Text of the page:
increasing MSS

Unanswered Question
Mar 29th, 2010

Hi All

While troubleshooting another issue I saw that the MSS of the webservers that I host behind my ASA is 1380.

LAB-ASA# sh run all | inc 1380
sysopt connection tcpmss 1380

Then I noticed that the MSS of webservers like and cnn and cnet are 1460.   If I put my a PC on the local subnet of one of my webservers it SYNACKs with a MSS of 1460.    That extra 80 bytes per TCP packet have to increase performance a tiny bit right ?

If I do not have a VPN endpoint on this ASA do I have any reason not to increase the MSS to 1460 with "sysopt connection tcpmss 1460" ?



I have this problem too.
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Jennifer Halim Mon, 03/29/2010 - 22:43

You are right. The MSS value is negotiated during the TCP 3 way handshake. The lowest number will be agreed upon.

You can definitely increase the "sysopt connection tcpmss" value to 1460.

Tim Glen Tue, 03/30/2010 - 21:57


Thanks for the reply.    Is there anything I should watch out for.  I do terminate some VLANs on one interface of this ASA.   The ASA also transits IPSEC traffic that ends up in its DMZ. 

Thanks for any info.

Jennifer Halim Tue, 03/30/2010 - 22:02

If the ASA just transit the IPSEC traffic, it should be OK. However, if the ASA is terminating the IPSEC, you might want to decrease the MSS value to 1380 since after being encrypted, with the IPSEC encapsulation header, it will increase the MTU size.

But IPSEC traffic transiting the ASA should be allright.

Tim Glen Wed, 03/31/2010 - 08:24

> But IPSEC traffic transiting the ASA should be allright.

Great , thats what I thought.  Thanks very much for confirming.

How about if I terminate VLANs on subinterfaces on the ASA.  Should I be concerned about the extra L2 tag thats inserted for trunk links like the one between the ASA and Switch ?

I ask because while the MTU on the ASA is set to the default of 1500,  I am capturing traffic on the ASA and viewing it with Wireshark , I am seeing some IPSEC packets that are 1506 bytes and Im also seeing higher than 1500 on some SSL traffic.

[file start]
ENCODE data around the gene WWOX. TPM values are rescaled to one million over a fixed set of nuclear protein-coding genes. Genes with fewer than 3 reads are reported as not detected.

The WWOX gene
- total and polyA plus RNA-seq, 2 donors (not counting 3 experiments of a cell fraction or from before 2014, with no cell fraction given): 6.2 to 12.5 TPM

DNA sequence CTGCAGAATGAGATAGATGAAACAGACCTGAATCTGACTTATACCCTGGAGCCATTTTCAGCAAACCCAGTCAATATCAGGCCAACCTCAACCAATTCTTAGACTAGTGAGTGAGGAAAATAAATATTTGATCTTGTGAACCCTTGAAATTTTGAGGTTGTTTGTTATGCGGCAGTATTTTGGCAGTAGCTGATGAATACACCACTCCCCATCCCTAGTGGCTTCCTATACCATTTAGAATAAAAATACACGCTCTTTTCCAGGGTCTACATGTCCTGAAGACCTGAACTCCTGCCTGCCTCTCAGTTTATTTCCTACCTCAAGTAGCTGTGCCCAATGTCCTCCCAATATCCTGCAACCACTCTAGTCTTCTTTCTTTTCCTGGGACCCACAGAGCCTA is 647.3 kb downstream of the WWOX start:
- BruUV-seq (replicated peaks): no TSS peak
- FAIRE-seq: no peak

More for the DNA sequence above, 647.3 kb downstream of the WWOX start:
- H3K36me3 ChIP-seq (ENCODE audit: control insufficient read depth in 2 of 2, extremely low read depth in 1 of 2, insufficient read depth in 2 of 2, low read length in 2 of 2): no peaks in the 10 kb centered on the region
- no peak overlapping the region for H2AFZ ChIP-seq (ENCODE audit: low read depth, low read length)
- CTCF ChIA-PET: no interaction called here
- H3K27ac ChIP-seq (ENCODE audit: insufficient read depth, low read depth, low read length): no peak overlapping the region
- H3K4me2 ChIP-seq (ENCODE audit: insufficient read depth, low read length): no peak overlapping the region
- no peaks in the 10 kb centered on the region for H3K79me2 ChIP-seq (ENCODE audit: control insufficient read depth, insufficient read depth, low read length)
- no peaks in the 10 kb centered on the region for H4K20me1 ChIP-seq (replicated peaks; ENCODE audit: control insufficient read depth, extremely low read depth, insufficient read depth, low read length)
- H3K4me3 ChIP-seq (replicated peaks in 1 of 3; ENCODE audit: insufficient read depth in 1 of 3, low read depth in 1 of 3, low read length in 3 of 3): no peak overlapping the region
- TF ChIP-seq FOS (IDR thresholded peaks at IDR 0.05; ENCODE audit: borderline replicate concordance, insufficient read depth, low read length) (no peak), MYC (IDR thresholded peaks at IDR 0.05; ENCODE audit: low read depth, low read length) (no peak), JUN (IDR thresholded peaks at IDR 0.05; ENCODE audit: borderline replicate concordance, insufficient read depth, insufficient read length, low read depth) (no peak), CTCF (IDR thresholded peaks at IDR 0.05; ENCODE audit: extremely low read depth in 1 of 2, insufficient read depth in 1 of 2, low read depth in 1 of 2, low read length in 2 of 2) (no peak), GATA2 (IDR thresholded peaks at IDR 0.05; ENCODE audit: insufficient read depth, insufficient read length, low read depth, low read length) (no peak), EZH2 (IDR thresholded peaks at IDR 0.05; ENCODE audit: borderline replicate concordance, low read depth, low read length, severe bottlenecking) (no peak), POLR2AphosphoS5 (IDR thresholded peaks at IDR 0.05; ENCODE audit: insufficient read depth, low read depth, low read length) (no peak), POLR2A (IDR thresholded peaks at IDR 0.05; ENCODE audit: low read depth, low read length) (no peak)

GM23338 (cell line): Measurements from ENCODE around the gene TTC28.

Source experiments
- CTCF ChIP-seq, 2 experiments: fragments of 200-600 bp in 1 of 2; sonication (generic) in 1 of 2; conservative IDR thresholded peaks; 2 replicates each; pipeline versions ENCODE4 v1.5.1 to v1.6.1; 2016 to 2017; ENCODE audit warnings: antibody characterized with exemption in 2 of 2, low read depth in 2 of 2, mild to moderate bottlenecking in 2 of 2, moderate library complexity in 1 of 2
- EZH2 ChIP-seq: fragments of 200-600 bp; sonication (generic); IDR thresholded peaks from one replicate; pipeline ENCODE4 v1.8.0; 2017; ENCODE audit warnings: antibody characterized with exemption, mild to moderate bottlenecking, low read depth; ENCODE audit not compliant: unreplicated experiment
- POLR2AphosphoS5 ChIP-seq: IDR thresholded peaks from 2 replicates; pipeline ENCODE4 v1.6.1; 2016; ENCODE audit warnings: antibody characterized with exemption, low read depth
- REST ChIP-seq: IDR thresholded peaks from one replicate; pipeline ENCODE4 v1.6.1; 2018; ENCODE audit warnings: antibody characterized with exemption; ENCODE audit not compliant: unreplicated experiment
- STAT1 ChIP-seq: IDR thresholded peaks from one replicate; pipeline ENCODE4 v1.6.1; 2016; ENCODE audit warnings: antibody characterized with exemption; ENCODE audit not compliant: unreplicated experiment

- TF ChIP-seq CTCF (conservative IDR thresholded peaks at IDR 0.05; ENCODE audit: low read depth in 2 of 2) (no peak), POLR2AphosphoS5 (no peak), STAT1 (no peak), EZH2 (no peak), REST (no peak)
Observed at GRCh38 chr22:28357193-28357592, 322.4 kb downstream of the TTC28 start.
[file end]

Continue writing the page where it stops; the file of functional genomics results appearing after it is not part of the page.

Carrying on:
See the 2 JPG attachments.  Both show more than 1500 bytes being taken off the wire.  Is that OK ?

Thanks again for any assistance!

Jennifer Halim Wed, 03/31/2010 - 14:11

Yes, you don't really want the packet to go over 1500 bytes as there will be fragmentation. Preferrably smaller packet size from the actual application packet before it gets encrypted or encapsulated by SSL or VPN. Otherwise, I recently found out that some ISP can drop fragmented IP packet which would result in further delay if the TCP stream keeps retransmitting.

That's why the ASA sysopt connect tcpmss is by default 1380 (to incorporate VPN scenario where extra header is being added for encryption/encapsulation).

Hope that helps.

Tim Glen Wed, 04/07/2010 - 12:11


Can you pls confirm for me that I do not have to worry about Ethernet Headers in this conversation? 

IP MTU is different than Ethernet MTU isn't it ?

IP MTU = 1500

Ethernet MTU = 1518

TCP = 1460

TCP Header = 20

IP Header = 20

L2 Eth header

Src MAC = 6

Dst MAC = 6

Type      = 2

CRC     = 4


Total = 1518 bytes

Thanks Much!!

Kureli Sankar Wed, 04/07/2010 - 17:44

1380 data + 20 TCP + 20 IP + 24 AH + 24 ESP_CIPHER + 12 ESP_AUTH + 20 IP = 1500 bytes

If the host or server does not request a maximum segment size, the adaptive security appliance assumes that the RFC 793 default value of 536 bytes is in effect.

If you set the maximum size to be greater than 1380, packets might become fragmented, depending on the MTU size (which is 1500 by default). Large numbers of fragments can impact the performance of the adaptive security appliance when it uses the Frag Guard feature. Setting the minimum size prevents the TCP server from sending many small TCP data packets to the client and impacting the performance of the server and the network.


MSS is the Maximum Segment Size which is the largest segment (layer 4, yet not including the layer 4 header) that can fit on the current physical medium.  MTU is the Maximum Transmission Unit which is the largest packet (layer 3, including the layer 3 header) that can be transmitted.


Tim Glen Thu, 04/08/2010 - 09:44

Hi kusankar

Thank you for your post, I have read those links and Im still a bit confused about L2 MTU and L3 MTU.  I'm led to believe they are both configurable.

See here

The description for giants is...
"Number of packets that are discarded because they exceed the medium's maximum packet size. For example, any Ethernet packet that is greater than 1,518 bytes is considered a giant."

So I look here on a switch

3550-sw# sho interface faste0/1 | inc MTU
  MTU 1500 bytes, BW 10000 Kbit, DLY 1000 usec,

MTU is 1500 on the switch, ok.

At this point I wonder.... What happens to frames larger than 1500 but less than 1518?

Are switches and routers going to pass frames larger than 1500 but less than 1518 or will a router along the path frag them?  

Is there a way I can see that a router is fragmenting packets ?

Thanks !!

dgraystone Fri, 01/08/2016 - 07:46

Perhaps 6 years too late, but in answer to your question the MTU defined for your layer 2 switch doesn't include the Ethernet header (18 bytes including the CRC) so if it receives and IP packet which is bigger than 1500 then once it adds the Ethernet header it would become and over-sized packet.

You should be able to see the IP fragmentation stats with some commands such as 'show ip traffic' for a router/L3 switch, or you could look into debugging options (not good for a live environment though).


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